At the end of this summer, we will have concluded our third year of being in business as Paso Wine Barrels. As a tiny spec in the world of retail and not yet big enough for a storefront, we’ve tried to get our products in front of the public through a website and at arts and craft shows. We found Etsy’s online arts and craft site to be a decent way to show our wares to link-minded people, but poor customer service and in turn a battle with management ended our relationship. We’ve also used eBay and of course Google ads, but we hadn’t felt we were getting enough eyeballs on our unique wine barrel merchandise.
We seriously thought of more arts and craft and shows along with fairs and other types of festivals, however a road show that included 100 plus pound barrels being loaded and unloaded, didn’t appeal to us. And quite frankly, our sales online were easier and more profitable than selling on the road.
Amazon is by far the most powerful retailing entity there is and in part, I believed might have been controlling those eyeballs we needed, which may have been hurting our chances of more sales. Enter Amazon Handmade.
Amazon without all the costs
Essentially, it’s a online storefront for artisans and craftsmen to sell their wares through Amazon without listing fees. The reason for this arm of Amazon existing is probably to grab business from Etsy, which had the corner-on-the-market in the arts and crafts online industry.
They contacted me with an invitation, probably because I used to be an Etsy account, so we decided if you can’t beat them, join them. If you think Walmart is bad for small business, you ain’t seen nothing until Amazon gets through wailing on your ass – pardon my French. I wanted the monster on my side, so I signed us up early this year and within a month, we had more sales on Amazon Handmade than our website.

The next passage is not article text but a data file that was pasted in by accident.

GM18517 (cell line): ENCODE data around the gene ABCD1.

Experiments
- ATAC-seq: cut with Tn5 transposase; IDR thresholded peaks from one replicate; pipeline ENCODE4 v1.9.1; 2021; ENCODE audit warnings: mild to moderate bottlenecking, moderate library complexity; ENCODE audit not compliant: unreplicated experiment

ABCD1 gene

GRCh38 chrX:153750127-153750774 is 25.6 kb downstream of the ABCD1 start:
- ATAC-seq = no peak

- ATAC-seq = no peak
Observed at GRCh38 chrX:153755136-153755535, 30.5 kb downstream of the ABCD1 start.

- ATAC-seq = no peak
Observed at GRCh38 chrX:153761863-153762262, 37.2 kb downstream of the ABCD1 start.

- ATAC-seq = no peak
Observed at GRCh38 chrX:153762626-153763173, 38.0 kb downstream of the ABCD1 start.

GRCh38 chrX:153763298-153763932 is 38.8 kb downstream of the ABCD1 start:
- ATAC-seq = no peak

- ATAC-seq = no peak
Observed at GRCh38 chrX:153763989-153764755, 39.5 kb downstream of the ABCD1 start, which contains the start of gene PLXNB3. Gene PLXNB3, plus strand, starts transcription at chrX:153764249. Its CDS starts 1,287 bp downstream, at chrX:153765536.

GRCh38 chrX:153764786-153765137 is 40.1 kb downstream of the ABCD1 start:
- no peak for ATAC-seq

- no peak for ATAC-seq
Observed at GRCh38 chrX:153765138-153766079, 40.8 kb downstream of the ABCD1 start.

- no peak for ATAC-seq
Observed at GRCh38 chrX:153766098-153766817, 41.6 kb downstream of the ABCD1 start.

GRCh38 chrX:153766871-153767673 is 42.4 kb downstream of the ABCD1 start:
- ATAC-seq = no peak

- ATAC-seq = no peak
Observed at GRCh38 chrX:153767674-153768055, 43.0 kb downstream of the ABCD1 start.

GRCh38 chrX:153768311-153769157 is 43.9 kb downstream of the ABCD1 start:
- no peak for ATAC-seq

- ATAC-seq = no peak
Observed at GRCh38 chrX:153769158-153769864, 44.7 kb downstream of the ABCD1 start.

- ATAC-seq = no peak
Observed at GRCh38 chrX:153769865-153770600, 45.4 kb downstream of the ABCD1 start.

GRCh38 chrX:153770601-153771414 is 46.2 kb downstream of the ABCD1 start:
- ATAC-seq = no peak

Here’s a fact or two to consider why Amazon can bring that kind of boost to sales. Over 50% of consumers say they do most of their shopping on Amazon, plus a quarter of a billion people are active users. Those are formidable numbers.
So you’re wondering if there’s a catch. Sort of. The downside to signing up with Amazon is quite formidable as well. Simply stated, Amazon makes more per item of what we sell than we do. Believe it or not, Amazon can get more than 50% cut of every sale. Acknowledging that isn’t the norm, still you can see why Jeff Bezos, the founder and CEO of Amazon, is now pushing for the top spot as the richest man in the world.
So is it worth it?
For now, it’s worth our while because we can’t get nearly as many eyeballs on our arts and craft products for our own website, than what Amazon produces.
There are stories out there saying the behemoth that is Amazon, can be slowed down. That’s not our concern right now and though business kind of comes and goes, we’ve had pretty good luck with Amazon Handmade, which is saying something in these Great Recession days.
Time will tell how long this will last … but hey, in the meantime, check out our tiny Paso Wine Barrels niche on Amazon Handmade.
Daryle W. Hier
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